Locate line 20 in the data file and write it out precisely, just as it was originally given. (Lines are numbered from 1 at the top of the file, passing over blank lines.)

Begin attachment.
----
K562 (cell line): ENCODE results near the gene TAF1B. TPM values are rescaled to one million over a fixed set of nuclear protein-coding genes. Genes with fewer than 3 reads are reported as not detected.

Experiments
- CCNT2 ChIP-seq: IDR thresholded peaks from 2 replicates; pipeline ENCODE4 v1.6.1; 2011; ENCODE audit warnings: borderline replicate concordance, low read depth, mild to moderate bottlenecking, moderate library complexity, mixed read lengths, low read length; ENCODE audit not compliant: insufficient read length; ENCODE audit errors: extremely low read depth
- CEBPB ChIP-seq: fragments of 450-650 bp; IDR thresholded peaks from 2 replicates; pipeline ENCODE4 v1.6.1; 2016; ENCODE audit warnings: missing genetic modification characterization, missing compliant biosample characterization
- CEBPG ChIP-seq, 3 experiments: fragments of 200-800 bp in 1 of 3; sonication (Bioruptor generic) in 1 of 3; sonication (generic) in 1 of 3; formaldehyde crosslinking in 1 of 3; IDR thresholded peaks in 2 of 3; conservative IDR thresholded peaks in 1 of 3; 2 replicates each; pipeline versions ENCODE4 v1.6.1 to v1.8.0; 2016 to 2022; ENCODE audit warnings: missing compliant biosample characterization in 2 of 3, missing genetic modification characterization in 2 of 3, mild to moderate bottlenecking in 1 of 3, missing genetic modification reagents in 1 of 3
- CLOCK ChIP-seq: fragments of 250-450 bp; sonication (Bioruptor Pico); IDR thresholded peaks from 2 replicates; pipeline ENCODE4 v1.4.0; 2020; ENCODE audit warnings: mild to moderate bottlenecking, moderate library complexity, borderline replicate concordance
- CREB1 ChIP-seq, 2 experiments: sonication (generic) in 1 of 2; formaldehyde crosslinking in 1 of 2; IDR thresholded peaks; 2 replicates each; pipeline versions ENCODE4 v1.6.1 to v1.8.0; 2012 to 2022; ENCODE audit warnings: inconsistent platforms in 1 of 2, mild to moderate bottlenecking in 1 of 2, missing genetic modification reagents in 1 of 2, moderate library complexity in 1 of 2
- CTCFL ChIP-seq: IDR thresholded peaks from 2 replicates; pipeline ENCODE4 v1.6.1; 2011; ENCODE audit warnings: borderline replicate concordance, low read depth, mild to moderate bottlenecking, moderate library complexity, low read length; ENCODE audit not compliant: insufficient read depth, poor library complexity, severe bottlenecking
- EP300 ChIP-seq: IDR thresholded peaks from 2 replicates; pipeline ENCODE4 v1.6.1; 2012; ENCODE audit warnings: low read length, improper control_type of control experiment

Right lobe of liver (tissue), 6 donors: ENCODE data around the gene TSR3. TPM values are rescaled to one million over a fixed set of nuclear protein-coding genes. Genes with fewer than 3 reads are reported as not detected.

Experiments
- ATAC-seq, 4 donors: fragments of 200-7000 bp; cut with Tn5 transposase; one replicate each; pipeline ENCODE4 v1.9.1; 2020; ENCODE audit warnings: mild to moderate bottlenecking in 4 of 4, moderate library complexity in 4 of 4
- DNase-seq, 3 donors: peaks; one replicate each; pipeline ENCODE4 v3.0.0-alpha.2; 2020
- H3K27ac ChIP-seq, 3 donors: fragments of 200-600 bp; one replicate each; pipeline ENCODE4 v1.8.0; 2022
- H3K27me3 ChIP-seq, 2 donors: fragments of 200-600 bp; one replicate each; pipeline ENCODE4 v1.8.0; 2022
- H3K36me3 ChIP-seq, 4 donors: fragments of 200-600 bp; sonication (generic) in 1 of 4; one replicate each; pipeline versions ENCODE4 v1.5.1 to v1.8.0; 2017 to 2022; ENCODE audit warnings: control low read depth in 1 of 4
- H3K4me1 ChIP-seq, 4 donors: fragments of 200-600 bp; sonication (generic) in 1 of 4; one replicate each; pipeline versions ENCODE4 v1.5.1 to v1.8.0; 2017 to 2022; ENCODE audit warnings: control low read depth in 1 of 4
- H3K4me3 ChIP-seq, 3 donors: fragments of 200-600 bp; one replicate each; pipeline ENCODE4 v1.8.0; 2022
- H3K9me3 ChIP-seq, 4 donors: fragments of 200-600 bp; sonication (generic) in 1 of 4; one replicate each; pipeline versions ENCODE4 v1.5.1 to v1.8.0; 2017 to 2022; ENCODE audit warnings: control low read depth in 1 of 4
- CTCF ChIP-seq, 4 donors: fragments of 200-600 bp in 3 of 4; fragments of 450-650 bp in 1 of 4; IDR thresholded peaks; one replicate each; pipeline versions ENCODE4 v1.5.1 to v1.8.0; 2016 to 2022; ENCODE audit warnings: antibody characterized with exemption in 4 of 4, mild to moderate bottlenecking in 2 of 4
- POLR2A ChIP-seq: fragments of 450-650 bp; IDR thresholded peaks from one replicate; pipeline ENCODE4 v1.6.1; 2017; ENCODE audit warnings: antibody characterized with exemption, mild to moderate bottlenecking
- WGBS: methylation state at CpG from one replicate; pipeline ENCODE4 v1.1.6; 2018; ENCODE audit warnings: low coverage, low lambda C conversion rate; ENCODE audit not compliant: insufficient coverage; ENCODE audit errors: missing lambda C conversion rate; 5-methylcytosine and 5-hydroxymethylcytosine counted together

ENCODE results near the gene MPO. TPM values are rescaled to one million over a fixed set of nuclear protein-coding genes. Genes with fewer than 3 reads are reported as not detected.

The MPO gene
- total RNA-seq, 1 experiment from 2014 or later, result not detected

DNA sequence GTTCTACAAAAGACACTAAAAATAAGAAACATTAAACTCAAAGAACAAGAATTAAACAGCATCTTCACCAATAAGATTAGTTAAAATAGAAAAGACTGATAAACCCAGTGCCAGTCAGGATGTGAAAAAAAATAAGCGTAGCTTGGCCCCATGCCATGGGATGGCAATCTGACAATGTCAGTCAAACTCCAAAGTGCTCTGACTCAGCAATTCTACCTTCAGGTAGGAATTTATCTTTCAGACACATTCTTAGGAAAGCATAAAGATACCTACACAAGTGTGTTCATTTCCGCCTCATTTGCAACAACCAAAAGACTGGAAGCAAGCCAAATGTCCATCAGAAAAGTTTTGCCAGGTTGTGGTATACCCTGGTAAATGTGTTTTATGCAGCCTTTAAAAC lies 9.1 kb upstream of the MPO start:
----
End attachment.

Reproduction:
- CTCF ChIP-seq, 4 donors: fragments of 200-600 bp in 3 of 4; fragments of 450-650 bp in 1 of 4; IDR thresholded peaks; one replicate each; pipeline versions ENCODE4 v1.5.1 to v1.8.0; 2016 to 2022; ENCODE audit warnings: antibody characterized with exemption in 4 of 4, mild to moderate bottlenecking in 2 of 4